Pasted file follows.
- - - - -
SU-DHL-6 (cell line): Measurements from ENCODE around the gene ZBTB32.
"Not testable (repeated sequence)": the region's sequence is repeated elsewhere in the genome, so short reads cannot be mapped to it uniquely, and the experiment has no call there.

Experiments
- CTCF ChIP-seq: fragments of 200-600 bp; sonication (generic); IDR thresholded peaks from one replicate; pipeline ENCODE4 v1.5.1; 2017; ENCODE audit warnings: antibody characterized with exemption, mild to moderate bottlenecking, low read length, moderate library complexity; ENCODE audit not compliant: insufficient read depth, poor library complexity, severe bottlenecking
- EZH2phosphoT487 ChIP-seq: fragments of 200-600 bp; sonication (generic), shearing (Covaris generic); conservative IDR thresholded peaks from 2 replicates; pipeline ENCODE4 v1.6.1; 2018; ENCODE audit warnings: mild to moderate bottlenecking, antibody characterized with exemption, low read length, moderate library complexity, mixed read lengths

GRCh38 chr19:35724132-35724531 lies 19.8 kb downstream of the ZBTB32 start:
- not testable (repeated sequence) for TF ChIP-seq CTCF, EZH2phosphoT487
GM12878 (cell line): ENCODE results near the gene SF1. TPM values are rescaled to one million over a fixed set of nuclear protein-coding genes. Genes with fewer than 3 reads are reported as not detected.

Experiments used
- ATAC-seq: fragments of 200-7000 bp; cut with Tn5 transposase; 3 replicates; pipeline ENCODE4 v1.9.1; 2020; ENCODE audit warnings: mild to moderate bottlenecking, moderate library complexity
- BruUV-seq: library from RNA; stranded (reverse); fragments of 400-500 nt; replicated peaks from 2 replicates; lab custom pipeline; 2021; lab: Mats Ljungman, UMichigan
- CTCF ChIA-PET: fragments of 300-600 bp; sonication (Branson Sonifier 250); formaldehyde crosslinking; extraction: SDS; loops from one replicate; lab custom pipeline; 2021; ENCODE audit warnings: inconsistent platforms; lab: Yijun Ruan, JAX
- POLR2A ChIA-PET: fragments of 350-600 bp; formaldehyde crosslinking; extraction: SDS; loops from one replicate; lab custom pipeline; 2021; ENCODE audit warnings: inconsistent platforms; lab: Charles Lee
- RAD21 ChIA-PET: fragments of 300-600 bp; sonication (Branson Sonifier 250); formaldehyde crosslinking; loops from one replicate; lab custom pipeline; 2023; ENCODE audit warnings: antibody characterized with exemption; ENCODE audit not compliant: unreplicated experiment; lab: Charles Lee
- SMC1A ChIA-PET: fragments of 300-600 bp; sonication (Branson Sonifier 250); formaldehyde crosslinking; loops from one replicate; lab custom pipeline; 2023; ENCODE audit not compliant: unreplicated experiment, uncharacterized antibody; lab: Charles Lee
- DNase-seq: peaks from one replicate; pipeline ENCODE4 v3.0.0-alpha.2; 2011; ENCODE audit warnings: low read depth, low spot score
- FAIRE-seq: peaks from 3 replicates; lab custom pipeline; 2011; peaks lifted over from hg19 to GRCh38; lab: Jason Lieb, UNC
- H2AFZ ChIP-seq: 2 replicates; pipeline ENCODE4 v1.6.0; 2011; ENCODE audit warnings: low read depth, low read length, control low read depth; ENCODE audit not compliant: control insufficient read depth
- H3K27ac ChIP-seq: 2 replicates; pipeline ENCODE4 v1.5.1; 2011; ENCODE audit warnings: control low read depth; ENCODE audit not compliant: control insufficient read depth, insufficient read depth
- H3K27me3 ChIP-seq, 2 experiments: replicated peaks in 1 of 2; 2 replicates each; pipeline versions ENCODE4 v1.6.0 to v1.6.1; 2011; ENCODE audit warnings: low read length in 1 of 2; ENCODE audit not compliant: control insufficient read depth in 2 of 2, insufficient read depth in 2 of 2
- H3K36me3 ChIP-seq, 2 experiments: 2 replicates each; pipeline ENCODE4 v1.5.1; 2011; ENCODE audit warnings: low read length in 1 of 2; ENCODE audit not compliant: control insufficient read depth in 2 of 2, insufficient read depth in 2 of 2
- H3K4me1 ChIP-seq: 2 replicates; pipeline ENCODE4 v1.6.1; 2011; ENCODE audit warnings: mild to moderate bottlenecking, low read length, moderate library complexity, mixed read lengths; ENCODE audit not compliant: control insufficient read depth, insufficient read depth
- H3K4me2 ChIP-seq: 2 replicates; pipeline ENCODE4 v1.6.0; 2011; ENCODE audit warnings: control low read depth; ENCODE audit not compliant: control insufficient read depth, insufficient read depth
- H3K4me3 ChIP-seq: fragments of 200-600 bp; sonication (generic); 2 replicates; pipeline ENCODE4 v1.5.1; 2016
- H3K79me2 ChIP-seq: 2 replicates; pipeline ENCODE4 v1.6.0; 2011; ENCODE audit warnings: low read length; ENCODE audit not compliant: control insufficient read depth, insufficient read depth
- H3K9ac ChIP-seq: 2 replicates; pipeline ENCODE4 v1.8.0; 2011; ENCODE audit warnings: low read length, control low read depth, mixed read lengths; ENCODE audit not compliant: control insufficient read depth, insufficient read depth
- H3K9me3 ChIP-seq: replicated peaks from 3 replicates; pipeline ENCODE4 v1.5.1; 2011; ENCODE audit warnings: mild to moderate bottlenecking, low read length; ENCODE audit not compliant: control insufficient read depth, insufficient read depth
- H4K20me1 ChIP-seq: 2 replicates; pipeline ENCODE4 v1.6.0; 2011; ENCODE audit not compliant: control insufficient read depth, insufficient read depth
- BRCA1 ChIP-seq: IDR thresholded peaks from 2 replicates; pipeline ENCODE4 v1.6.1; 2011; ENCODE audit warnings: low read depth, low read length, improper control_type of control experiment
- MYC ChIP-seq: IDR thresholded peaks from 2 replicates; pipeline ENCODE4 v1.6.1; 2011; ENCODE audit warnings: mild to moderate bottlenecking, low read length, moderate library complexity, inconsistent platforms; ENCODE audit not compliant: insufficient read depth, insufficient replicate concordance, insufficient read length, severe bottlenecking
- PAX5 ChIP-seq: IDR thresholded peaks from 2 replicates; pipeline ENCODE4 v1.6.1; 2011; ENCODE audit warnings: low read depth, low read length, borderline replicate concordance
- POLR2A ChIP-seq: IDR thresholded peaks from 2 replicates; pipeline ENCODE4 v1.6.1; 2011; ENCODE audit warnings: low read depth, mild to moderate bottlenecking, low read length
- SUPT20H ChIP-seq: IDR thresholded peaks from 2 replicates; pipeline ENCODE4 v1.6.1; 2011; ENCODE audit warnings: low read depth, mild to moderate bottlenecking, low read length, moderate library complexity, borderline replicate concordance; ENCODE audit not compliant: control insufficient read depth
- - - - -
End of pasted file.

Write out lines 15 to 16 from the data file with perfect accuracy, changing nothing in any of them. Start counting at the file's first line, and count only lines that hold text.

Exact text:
- SMC1A ChIA-PET: fragments of 300-600 bp; sonication (Branson Sonifier 250); formaldehyde crosslinking; loops from one replicate; lab custom pipeline; 2023; ENCODE audit not compliant: unreplicated experiment, uncharacterized antibody; lab: Charles Lee
- DNase-seq: peaks from one replicate; pipeline ENCODE4 v3.0.0-alpha.2; 2011; ENCODE audit warnings: low read depth, low spot score